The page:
Those cities are: San Jose, Pacific Grove, Anaheim, Santa Ana and San Bernardino.
The city of San Bernardino is still struggling financially more than a year after filing for bankruptcy protection.
San Bernardino Mayor Pat Morris says at issue is the city's continued obligation to the California Public Employees' Retirement System, or CalPERS.
"Given the decisions of the council to lower the retirement age and increase the benefits for both public safety employees as well as our general employees, our obligations to CalPERS have literally exploded," said Morris.
The mayor says it has seen its annual pension contribution go from $1.5 million in 2001 to $14 million in just 13 years.
Morris says as a result, the city has dramatically cut back on services and reduced its workforce. Now he and four other California mayors are seeking a pension reform plan to allow cities more leeway when it comes to public employee benefit plans.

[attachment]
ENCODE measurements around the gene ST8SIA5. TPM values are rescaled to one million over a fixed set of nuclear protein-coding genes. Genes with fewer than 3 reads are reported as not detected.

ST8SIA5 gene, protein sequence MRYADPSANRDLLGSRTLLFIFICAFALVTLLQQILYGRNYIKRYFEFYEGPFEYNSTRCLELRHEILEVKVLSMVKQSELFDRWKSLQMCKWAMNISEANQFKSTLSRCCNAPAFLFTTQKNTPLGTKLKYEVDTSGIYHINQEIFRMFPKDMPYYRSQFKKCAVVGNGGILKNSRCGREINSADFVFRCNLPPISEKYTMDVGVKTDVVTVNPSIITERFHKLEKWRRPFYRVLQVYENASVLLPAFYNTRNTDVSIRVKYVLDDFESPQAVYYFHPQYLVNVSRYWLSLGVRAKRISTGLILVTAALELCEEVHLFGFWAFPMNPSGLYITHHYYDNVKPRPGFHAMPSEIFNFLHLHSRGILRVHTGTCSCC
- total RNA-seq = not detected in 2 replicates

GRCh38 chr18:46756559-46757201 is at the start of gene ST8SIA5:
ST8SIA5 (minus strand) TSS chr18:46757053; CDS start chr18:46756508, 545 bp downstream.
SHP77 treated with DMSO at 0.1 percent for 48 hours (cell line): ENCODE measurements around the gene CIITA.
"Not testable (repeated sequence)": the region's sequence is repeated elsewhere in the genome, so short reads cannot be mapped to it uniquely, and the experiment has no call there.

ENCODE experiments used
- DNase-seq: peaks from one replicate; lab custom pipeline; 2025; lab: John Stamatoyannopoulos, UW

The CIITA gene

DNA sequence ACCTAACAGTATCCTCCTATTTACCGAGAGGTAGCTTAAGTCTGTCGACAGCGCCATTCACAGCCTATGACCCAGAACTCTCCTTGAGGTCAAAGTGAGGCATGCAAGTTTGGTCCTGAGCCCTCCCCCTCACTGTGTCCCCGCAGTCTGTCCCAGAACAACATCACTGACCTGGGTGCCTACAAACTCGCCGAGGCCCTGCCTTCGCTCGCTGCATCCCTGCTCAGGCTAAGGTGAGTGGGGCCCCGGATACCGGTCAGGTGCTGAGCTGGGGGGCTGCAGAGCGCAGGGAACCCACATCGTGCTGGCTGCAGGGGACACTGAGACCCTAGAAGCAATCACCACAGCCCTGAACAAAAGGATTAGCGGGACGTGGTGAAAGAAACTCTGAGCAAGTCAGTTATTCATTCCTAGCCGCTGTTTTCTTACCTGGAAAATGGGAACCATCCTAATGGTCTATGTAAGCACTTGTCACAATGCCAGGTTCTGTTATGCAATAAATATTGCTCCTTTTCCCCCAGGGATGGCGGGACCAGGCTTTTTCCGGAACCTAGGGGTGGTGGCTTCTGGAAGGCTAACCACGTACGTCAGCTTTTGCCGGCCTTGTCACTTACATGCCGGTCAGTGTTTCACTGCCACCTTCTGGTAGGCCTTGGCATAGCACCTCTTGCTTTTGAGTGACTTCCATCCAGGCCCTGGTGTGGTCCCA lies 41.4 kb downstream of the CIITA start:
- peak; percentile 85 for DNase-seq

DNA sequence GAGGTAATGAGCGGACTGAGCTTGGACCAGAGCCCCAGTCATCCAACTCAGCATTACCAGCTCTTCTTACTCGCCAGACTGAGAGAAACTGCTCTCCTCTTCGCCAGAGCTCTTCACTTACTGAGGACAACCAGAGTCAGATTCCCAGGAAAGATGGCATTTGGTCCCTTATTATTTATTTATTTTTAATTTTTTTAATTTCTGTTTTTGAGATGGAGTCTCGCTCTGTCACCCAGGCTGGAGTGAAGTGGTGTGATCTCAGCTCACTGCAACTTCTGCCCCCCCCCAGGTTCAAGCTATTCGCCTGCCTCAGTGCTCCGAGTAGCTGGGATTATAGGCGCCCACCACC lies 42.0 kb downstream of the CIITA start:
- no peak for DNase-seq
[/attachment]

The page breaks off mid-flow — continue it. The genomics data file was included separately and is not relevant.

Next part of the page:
"We still have time in California to save ourselves, I think. That means that the work you've done thus far is vested; we don't touch that. We want the right to renegotiate that contract to modify and make more modest contributions," said Morris.
Union representatives for public employees are calling the initiative unfair and a threat to the retirement accounts for its 1.6 million members who include police officers, firefighters and teachers - calling the issue one for the bargaining table and not the ballot box.
"You can expect labor will throw everything and the kitchen sink at this because this hurts the retirement of millions of Californians," said Steve Maviglio, a political consultant.
But Morris believes voters should decide since it's their services that are at stake. Supporters of the Pension Reform Act are hoping to put it on the 2014 ballot.